nep-rmg New Economics Papers
on Risk Management
Issue of 2007‒09‒24
four papers chosen by
Stan Miles
Thompson Rivers University

  1. Asset pricing and predictability of stock returns in the french market By Ellouz, Siwar; Bellalah, Mondher
  2. What about Underevaluating Operational Value at Risk in the Banking Sector? By Georges Dionne; Hela Dahen
  3. Sophistication in Risk Management, Bank Equity, and Stability By Jan Wenzelburger; Hans Gersbach
  4. The effect of realised volatility on stock returns risk estimates By Aurea Grane; Helena Veiga

  1. By: Ellouz, Siwar; Bellalah, Mondher
    Abstract: This paper studies the predictability of returns in the French stock market. It provides an analysis of predictable components of monthly common stock returns. We study a single-beta conditional model and we show that stock market risk premium is variable over the time and is important for capturing predictable variations of stock returns. We find also that the expected excess returns on small and medium capitalization stocks are more sensitive to changes in the predetermined variables such as dividend yields, default spread and term spread, than expected excess returns on large capitalization stocks.
    Keywords: predictability; predetermined variables; conditional asset pricing; stock returns.
    JEL: G14 G11 G12
    Date: 2007–03–07
  2. By: Georges Dionne; Hela Dahen
    Abstract: The objective of this article is to develop a precise and rigorous measurement of a bank's operational VaR. We compare our model to the standard model frequently used in practice. This standard model is constructed based on lognormal and Poisson distributions which do not take into account any data which fall below the truncature threshold and undervalue banks' exposure to risk. Our risk measurement also brings into account external operational losses that have been scaled to the studied bank. This, in effect, allows us to account for certain possible extreme losses which have not yet occurred. The GB2 proves to be a good candidate for consideration when determining the severity distribution of operational losses. As the GB2 has already been applied recently in several financial domains, this article argues in favor of the relevance of its application in modeling operational risk. For the tails of the distributions, we have chosen the Pareto distribution. We have also shown that the Poisson model, unlike the negative-binomial model, is retained in none of the cases for frequencies. Finally, we show that the operational VaR is largely underestimated when the calculations are based solely on internal data.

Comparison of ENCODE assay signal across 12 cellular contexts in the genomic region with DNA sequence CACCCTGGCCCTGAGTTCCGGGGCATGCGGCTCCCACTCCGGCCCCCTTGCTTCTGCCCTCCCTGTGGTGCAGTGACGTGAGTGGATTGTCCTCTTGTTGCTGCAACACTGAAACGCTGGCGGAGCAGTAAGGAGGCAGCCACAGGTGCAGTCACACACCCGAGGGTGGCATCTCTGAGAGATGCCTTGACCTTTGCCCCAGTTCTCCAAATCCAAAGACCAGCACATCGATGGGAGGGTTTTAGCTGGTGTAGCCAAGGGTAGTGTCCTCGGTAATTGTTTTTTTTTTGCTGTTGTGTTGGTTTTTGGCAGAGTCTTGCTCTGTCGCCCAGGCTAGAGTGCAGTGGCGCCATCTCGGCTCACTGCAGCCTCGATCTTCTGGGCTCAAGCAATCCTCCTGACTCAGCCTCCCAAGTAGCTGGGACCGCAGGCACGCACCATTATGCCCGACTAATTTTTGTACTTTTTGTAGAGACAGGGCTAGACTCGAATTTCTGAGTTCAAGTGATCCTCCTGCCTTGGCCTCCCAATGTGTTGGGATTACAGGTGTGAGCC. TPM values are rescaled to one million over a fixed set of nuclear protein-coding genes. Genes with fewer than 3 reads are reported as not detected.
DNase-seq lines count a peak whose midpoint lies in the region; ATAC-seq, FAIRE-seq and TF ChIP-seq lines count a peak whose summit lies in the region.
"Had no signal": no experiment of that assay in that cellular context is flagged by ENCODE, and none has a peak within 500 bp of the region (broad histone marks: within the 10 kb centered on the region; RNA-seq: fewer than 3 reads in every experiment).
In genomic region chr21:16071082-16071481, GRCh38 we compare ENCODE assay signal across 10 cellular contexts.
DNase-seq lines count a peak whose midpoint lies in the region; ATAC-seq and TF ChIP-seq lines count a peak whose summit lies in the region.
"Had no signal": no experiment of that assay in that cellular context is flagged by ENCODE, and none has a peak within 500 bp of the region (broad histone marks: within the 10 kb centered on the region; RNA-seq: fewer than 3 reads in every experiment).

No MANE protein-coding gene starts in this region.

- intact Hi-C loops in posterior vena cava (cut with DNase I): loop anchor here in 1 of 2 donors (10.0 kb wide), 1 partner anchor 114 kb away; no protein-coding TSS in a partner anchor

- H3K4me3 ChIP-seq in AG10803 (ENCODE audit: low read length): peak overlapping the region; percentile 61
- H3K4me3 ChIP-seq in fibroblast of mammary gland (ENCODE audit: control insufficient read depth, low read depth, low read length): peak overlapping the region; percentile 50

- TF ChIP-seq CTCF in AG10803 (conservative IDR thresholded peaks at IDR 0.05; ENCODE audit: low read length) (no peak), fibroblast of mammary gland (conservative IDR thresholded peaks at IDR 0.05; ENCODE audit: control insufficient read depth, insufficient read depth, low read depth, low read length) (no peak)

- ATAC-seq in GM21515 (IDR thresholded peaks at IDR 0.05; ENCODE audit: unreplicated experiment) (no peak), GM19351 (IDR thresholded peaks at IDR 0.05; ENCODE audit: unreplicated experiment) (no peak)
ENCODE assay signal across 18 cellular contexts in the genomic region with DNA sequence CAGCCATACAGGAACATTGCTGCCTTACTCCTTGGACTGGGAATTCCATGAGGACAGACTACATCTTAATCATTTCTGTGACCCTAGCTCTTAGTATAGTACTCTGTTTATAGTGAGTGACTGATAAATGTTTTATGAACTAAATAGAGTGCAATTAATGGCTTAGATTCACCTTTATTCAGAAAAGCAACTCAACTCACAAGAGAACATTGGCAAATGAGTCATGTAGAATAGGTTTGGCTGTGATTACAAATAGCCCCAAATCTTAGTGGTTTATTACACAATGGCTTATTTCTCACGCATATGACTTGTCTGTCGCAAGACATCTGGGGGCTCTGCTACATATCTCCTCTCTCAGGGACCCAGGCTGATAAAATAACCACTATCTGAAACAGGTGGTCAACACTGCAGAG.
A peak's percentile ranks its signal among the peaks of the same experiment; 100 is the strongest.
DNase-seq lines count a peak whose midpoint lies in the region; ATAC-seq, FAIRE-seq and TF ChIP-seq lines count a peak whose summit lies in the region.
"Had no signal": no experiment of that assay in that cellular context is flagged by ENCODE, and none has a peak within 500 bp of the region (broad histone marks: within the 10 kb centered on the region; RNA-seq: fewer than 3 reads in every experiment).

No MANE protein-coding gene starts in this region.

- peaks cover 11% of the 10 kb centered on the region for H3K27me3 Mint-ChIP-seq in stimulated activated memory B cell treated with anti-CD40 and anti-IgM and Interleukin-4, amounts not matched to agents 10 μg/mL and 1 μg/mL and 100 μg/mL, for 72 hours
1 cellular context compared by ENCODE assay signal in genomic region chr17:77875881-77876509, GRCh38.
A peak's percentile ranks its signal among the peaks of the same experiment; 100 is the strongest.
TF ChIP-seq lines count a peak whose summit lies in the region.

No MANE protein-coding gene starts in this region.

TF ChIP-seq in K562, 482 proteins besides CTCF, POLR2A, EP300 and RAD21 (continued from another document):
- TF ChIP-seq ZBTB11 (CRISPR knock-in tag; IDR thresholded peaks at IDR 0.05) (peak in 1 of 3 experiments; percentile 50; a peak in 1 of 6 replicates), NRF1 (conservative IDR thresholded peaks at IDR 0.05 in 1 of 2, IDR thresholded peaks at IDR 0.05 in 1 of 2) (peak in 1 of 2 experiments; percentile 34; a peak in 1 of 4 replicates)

Keywords: Operational risk in banks, severity distribution, frequency distribution, operational VaR, operational risk management
    JEL: G21 G28 C30 C35
    Date: 2007
  3. By: Jan Wenzelburger (Keele University, Centre for Economic Research and School of Economic and Management Studies); Hans Gersbach (Center of Economic Research at ETH Zurich and CEPR)
    Abstract: We investigate the question of whether sophistication in risk management fosters banking stability. We compare a simple banking system in which an average rating is used with a sophisticated banking system in which banks are able to assess the default risk of entrepreneurs individually. Both banking systems compete for deposits, loans, and bank equity. While a sophisticated system rewards entrepreneurs with low default risks with low loan interest rates, a simple system acquires more bank equity and finances more entrepreneurs. Expected repayments in a simple system are always higher and its default risk is lower if productivity is sufficiently high. Expected aggregate consumption of entrepreneurs, however, is higher in a sophisticated banking system.
    Keywords: Financial intermediation, macroeconomic risks, risk management, risk premia, banking regulation, rating.
    JEL: D40 E44 G21
    Date: 2007–08
  4. By: Aurea Grane; Helena Veiga
    Abstract: In this paper, we estimate minimum capital risk requirements for short, long positions and three investment horizons, using the traditional GARCH model and two other GARCH-type models that incorporate the possibility of asymmetric responses of volatility to price changes; and, most importantly, we analyse the models performance when realised volatility is included as an explanatory variable into the models' variance equations. The results suggest that the inclusion of realised volatility improves the models forecastability and their capacity to calculate accurate measures of minimum capital risk requirements.
    Date: 2007–09

This nep-rmg issue is ©2007 by Stan Miles. It is provided as is without any express or implied warranty. It may be freely redistributed in whole or in part for any purpose. If distributed in part, please include this notice.
General information on the NEP project can be found at For comments please write to the director of NEP, Marco Novarese at <>. Put “NEP” in the subject, otherwise your mail may be rejected.
NEP’s infrastructure is sponsored by the School of Economics and Finance of Massey University in New Zealand.